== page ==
“Another consequence of this air raid is that it has revealed that Israel is monitoring the course of events on the ground in Syria. And, that Israel is acting according to specific goals, unless Al-Assad breaks the rules of the game. This means that it is acceptable for him to kill his people and destroy Syria, and this represents a strategic gain for Israel,” Al-Homayed sums up. Yet the timing and the manner of the Israeli strike on Syria still looks like a hardball tactic.

Among the more intriguing commentaries on the ramifications of the Israeli air raid on Syria is the allegation by Helmi Moussa in the Lebanese daily As-Safir that Syria retaliated by interfering in the smooth functioning of the Israeli mobile phone network Belfon. “Israel was propelled into a state of shock when one of its main mobile phone networks Belfon was rendered dysfunctional affecting some three million users,” claimed Moussa in As-Safir. Whether Syria is capable of such a feat is questionable. What is more certain is that proposals for civil marriage in Lebanon received stiff opposition from religious authorities in the country. “It is impossible and unacceptable to fathom how intellectuals can so easily discard their wisdom to kowtow to confessionalism and religious zealots with inflammable discourses that serve the enemies of the state,” warned Al-Fadl Shalaq in As-Safir. “We are faced with a situation where the state is not infringing on the rights of Muslims, but rather the Islamists are affronting the duties and responsibilities of the state,” declared an outraged Shalaq.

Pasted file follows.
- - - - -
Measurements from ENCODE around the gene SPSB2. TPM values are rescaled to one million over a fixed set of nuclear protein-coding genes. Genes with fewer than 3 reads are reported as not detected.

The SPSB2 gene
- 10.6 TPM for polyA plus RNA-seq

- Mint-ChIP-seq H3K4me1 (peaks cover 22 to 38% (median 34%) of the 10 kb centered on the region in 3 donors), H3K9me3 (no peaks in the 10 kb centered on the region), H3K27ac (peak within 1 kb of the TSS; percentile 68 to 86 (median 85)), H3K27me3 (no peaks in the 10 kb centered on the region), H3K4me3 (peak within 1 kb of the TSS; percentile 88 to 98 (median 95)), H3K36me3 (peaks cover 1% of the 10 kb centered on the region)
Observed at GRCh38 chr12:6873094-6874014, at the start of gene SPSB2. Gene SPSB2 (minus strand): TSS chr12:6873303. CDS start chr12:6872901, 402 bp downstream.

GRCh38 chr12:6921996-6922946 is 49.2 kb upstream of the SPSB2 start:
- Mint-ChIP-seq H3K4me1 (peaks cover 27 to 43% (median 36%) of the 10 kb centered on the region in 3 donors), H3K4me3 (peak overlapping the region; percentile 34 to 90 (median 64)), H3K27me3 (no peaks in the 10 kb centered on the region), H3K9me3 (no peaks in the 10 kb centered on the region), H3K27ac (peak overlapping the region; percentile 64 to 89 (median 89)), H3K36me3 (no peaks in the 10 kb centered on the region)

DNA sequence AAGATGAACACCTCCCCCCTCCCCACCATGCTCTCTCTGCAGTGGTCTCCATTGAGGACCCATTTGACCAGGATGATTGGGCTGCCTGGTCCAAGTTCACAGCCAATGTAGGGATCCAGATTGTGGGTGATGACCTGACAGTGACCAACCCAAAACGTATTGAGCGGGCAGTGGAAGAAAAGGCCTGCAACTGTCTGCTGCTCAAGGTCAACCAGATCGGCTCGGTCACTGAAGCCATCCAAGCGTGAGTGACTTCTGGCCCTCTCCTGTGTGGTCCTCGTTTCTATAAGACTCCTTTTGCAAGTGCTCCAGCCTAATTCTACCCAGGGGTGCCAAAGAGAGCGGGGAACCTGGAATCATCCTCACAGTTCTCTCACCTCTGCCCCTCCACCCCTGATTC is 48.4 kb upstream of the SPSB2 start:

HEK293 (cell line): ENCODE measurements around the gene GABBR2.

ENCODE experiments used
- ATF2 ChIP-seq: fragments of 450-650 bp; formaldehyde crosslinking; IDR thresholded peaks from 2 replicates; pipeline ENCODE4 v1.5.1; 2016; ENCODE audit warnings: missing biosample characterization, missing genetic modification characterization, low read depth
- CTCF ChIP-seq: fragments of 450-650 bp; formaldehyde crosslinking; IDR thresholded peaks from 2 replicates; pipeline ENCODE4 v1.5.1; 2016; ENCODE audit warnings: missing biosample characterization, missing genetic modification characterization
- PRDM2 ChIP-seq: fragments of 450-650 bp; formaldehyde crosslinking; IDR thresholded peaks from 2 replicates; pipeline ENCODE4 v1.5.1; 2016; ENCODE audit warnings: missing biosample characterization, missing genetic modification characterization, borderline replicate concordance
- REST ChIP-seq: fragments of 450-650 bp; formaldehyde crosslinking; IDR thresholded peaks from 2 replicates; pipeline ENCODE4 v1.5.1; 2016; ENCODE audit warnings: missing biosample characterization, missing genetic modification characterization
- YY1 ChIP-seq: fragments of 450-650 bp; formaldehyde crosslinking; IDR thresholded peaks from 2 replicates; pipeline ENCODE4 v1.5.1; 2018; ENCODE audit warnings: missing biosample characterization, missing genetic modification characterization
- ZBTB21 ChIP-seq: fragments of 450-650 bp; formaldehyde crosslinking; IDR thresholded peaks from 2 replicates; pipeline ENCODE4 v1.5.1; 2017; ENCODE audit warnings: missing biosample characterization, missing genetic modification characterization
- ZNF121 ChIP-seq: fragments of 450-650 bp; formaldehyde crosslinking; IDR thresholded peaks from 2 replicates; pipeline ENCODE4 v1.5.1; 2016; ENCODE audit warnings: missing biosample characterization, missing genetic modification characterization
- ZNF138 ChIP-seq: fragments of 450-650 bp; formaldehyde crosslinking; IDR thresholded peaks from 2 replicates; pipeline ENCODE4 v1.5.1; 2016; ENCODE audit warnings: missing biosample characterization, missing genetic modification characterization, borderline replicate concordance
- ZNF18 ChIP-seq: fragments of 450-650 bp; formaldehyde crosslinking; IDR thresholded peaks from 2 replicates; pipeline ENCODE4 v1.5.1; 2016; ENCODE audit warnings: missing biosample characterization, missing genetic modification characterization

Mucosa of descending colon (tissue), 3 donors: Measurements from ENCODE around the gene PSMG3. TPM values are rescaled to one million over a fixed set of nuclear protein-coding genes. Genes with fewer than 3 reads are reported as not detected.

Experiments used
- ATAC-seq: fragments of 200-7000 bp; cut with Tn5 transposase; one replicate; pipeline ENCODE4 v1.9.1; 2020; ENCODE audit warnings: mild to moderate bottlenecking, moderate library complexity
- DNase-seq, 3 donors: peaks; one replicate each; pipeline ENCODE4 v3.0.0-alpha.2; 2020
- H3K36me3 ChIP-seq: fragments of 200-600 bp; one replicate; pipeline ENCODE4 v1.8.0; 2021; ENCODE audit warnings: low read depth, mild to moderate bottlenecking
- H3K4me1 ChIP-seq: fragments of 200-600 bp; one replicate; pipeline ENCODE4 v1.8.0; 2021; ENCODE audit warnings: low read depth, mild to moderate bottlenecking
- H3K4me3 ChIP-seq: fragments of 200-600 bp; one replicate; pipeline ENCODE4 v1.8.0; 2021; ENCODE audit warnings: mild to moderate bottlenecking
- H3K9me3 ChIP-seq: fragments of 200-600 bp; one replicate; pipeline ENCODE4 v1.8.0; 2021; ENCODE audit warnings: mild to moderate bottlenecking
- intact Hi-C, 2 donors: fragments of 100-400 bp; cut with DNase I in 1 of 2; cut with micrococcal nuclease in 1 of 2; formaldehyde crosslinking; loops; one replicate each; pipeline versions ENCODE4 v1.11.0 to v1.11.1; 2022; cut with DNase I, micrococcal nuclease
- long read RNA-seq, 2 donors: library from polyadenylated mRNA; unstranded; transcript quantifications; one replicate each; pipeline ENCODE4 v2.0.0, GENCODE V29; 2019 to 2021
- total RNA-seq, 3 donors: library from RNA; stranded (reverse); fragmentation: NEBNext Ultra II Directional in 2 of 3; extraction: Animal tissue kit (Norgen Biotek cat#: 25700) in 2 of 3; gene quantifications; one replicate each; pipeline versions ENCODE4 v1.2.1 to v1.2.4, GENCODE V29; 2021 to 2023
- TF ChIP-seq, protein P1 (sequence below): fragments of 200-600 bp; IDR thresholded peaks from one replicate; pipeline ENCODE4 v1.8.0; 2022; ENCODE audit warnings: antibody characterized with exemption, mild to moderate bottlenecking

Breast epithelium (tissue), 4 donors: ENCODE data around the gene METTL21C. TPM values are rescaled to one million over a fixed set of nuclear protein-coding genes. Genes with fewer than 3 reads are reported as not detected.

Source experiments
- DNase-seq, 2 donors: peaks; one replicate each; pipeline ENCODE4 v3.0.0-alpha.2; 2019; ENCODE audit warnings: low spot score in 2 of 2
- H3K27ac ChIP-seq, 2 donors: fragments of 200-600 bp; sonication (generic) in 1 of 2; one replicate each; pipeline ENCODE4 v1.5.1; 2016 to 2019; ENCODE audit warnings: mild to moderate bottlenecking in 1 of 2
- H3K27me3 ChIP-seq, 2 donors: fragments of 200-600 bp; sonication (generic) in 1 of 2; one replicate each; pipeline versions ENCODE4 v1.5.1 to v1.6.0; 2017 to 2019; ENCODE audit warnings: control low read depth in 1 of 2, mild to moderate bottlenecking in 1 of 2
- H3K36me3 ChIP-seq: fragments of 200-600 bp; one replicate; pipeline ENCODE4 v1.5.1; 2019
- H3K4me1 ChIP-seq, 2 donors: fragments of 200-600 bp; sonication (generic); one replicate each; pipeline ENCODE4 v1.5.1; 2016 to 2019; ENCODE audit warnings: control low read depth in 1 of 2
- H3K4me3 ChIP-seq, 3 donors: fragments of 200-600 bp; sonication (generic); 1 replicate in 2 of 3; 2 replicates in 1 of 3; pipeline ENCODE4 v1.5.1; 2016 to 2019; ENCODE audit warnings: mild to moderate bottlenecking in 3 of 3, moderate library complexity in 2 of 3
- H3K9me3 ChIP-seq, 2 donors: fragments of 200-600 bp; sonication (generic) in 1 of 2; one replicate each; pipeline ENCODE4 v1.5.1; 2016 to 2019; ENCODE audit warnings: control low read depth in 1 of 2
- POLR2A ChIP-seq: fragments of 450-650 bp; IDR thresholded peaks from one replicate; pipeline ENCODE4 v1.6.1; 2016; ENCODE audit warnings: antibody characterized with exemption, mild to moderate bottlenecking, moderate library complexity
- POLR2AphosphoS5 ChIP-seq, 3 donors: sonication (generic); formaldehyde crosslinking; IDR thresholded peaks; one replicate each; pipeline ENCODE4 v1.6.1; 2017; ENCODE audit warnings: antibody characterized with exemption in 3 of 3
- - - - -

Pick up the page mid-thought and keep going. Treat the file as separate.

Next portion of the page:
Last, but not least, Egyptian novelist Alaa Al-Aswani writing in As-Safir in conjunction with the Egyptian daily Al-Masry Al-Youm, claimed that Egyptian President Mohamed Morsi is guilty of the same crimes of his predecessor and that he will in all probability face a similar fate. “President Morsi cannot pretend that all those millions of Egyptians who demand his ouster are renegades of the Mubarak regime or leftists and liberals who oppose political Islam,” Al-Aswani addressed President Morsi. “Your departure will happen sooner than you imagine. Democracy is the solution,” admonished Al-Aswani.